Gateways: “Emotional Labor” by Rachel A. Schrock, read by Karolyn Blake



TRANSCRIPT: This story is written by Rachel A. Schrock. Rachel is a Chicago-based writer, actress, comedian, and musician. You can check her out on Twitter, YouTube, and Instagram, all @Razmatini. This is “Emotional Labor”

Content Note: This story features violence, some of which is of a sexual nature; blood and death. If that content makes you feel unsafe, you may want to skip this story.

When I was thirteen years old, I got my first period. As I frantically scrubbed at the blood on my skirt, my head started to ache, and later I found out it wasn’t for the reason I suspected.

From that day on, I was cursed. From that day on, I felt others’ feelings as if they were my own. 

You feel things very strongly when you are thirteen, but only because, at that age, you have never felt anything else. When your parents tell you that you can’t go to the mall with your friends, it feels like the worst thing in the world. Compared to everything you’ve experienced of the world thus far, it is.

This is a gift. Because as you grow, as you are exposed to more and more heartache, every small moment of sadness is a layer of armor against what is to come.

When I was thirteen years old, my older brother was in a car accident. He died instantly. I was sad in the way a thirteen-year-old could be sad. It was the worst thing in my world— a world that did not contain the thrill and fear of pregnancy, the miracle of new life, the sleepless nights, the joys of your baby’s milestones, the bond between parent and child.

My mother’s world did contain those things.

When I was thirteen years old, I felt emotions a thirteen-year-old was never meant to feel.

I am an incredibly average-looking woman. You are an incredibly average-looking man with the confidence of a much more handsome one. Over our appetizers, I tell you about my brother. You stoically recount your best friend’s tragic passing. (Your grief tells me you were never that close to him.) I lean forward, take your hand, say, “I’m sorry that happened to you.” You think you have me wrapped around your finger.

Over dinner, I do not tell you about my mother. You talk about yours. “She never understood me,” you lament. Your anger is petulant, immature. I bat my eyelashes and apologize on her behalf for not believing you could have made the next “Fight Club.”

After dessert, I ask you if you want to walk back to my place. I feel your relief that the evening wasn’t wasted, and your eagerness to get me alone.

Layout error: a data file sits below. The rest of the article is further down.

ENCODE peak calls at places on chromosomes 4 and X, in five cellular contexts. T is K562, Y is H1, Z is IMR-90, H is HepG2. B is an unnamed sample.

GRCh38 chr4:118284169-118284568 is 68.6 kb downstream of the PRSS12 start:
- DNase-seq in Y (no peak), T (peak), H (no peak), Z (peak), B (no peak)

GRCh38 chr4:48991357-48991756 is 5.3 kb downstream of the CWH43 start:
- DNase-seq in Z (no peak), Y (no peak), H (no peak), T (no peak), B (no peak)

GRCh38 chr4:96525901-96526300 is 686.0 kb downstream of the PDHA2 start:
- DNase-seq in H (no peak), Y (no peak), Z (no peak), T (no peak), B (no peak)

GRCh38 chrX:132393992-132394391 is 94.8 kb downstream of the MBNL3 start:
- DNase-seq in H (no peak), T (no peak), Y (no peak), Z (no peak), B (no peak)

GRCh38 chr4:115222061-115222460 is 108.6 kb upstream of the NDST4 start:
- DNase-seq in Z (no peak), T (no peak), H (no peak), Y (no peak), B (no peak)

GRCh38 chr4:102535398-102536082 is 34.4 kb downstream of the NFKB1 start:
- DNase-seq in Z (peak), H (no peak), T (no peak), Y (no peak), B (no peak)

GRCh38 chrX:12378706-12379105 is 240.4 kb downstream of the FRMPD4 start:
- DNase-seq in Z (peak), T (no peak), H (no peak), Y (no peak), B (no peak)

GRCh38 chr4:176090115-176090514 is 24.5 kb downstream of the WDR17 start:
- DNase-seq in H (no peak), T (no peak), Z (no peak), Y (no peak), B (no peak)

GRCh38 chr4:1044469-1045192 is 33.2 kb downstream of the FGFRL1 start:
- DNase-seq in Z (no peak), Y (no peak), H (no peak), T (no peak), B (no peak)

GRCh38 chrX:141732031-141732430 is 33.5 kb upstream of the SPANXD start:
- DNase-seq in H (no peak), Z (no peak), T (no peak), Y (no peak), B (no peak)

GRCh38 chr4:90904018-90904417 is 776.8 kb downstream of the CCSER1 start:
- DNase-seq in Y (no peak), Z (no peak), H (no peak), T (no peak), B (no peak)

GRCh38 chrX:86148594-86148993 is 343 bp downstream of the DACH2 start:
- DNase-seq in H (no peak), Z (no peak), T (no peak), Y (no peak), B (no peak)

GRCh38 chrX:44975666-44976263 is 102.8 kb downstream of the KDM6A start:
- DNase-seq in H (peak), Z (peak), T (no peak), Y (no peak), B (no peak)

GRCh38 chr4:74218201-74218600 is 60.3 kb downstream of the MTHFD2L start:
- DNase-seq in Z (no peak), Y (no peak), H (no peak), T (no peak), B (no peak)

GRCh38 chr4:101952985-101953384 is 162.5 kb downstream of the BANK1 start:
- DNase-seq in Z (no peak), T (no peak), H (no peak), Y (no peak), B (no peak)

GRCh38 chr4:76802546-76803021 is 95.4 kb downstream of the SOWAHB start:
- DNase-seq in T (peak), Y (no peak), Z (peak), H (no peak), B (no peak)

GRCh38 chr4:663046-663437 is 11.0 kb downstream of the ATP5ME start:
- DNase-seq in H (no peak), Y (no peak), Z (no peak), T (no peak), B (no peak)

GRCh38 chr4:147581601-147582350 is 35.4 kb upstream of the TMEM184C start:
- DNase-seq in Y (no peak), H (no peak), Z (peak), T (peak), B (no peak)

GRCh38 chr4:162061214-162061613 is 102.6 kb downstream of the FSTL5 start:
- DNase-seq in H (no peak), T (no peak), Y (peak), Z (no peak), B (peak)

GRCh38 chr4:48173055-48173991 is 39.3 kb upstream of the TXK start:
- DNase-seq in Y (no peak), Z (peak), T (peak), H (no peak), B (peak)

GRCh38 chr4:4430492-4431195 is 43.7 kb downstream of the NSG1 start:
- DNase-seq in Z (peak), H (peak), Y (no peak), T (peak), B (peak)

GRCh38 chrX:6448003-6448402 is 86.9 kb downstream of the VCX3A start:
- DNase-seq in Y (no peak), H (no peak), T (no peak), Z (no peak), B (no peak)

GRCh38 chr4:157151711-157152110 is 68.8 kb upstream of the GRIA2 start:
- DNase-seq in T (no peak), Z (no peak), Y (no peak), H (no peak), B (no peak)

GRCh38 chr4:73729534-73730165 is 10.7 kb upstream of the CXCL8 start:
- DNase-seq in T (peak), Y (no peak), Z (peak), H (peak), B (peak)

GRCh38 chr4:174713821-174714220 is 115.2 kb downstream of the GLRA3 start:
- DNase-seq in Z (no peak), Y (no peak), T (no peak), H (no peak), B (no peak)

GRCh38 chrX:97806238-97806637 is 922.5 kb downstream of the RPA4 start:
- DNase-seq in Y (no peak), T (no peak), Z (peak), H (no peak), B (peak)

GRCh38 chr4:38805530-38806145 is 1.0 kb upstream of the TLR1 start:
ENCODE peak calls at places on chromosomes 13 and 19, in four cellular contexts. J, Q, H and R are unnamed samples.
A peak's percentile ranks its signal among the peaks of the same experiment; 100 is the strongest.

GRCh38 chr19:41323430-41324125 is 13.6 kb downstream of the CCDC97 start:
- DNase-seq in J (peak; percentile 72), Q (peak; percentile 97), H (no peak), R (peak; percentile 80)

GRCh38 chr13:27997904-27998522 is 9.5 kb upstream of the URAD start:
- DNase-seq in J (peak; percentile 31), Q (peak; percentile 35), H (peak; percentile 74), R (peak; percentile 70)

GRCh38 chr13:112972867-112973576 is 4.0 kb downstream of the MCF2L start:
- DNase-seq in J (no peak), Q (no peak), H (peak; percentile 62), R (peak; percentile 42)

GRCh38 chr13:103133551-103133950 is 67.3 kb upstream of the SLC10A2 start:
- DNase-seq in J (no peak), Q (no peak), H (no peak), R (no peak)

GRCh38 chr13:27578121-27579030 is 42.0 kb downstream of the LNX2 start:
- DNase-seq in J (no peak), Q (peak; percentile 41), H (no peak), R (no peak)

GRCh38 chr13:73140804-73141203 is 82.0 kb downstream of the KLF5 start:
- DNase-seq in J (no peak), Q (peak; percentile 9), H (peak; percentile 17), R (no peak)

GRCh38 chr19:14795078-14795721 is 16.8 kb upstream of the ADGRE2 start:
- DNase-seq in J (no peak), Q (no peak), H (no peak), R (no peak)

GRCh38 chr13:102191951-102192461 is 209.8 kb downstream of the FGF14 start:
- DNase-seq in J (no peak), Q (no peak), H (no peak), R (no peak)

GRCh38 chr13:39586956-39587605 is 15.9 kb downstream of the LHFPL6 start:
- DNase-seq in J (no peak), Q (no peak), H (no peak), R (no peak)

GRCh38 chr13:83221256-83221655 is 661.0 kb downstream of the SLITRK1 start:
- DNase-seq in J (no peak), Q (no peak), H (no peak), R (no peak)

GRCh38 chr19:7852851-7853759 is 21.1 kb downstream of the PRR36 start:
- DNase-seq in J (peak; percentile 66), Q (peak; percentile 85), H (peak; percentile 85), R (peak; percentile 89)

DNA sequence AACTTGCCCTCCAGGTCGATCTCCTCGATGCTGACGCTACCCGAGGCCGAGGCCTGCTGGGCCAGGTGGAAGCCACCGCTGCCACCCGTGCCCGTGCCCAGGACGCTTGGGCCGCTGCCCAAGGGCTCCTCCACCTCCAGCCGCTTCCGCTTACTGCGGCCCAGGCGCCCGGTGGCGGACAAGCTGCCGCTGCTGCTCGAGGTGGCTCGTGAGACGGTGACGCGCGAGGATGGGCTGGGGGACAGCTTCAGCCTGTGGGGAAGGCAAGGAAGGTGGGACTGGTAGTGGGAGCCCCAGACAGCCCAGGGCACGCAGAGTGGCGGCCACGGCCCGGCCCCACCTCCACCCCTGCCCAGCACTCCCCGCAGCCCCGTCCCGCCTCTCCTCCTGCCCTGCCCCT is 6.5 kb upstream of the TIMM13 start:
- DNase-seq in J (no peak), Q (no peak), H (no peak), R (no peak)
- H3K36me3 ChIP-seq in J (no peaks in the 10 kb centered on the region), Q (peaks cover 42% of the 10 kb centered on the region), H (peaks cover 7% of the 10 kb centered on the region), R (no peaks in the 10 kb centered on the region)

I hold your hand because I think you will like it. You don’t care. I hold it anyway.

I always hold their hands.

Cities teem with emotion— giddy excitement from tourists; grating frustration from commuters; desperation from beggars; bursts of joy or sorrow tucked into the private anonymity of a crowd.

I feel it all. I absorb very little.

The sum total of all these emotions is a blunt sort of melancholy. It’s a strong desire to cry, and the complete inability to do so. It’s nothing in the way that hunger is nothing; it is the lack of something. It’s not pleasant, but it never changes.

I like that.

I lead you up the stairs to my apartment. I close the door behind us, and you immediately press me up against it. I let you kiss me for a moment. You’re sure you are a good kisser; you’re okay. 

Your self-satisfaction distracts you enough for me to take out my knife. I get you in the side—enough to hurt, but not to kill— and spin you around, pushing you to the floor behind me. The shock silences you, but I feel your confusion, your fear.

It’s delicious.

“Don’t scream. No one will hear you.”

You scream. No one hears you. I smile as your panic creeps up our veins. We start to cry.

“What do you want? I’ll give it to you. Whatever you want.” You try to stand. I stab your thigh. We cry harder.

I sink to my knees, pinning you at the waist. I kiss you. As I hold your head steady, the knife cuts a thin, red line against your cheek. Our hands shake.

“I won’t tell anyone, I swear, just let me go. Please, please.”

Feelings are never wrong, are they? They are an automatic response to your surroundings; how could they be wrong?

Right?

What you need to understand is that feeling is based on belief.

You’re only afraid of bees because you believe they will do you harm. You’re only angry at the waitress who forgot to offer you extra napkins because you believe you are entitled to that courtesy. You only love a certain person because you believe you can (or should) love them.

When you tell someone that their feelings are right, you are telling them that they believe the right things.

I don’t know what I believe anymore.

When I was thirteen years old, I carried a sadness that nearly incapacitated my mother. She stayed in bed for a whole week— she couldn’t even wash her hair for the funeral. And I felt everything else, too— the disgust and irritation at my mother that somehow sat side-by-side with my father’s grief, and the pity from our neighbors, and my classmates’ awkwardness about talking to a dead kid’s sister. It all piled up in my head.

Since then, there’s never been enough room up there for me.

It’s amazing, how many times a person can be stabbed before they die. I can toy with you for hours, if I want to. But I can’t help it— I’m addicted to your fear.

You cry. I cry. I laugh.

Finally, you realize that you won’t make it out of this alive. You’re of no use to me now.

I slit your throat and watch you die.

I feel nothing.

Karolyn Blake is an actor and improviser in Chicago with a passion for dogs, laughter, and inclusive spaces. She is a founding member of the Shrews Improv and proud to be a singer in the Shanty Shipwreck Show. You can see and hear her every month in Starlight Radio Dreams, recorded live at Mrs. Murphy and Son’s Irish Bistro and available wherever fine podcasts are downloaded.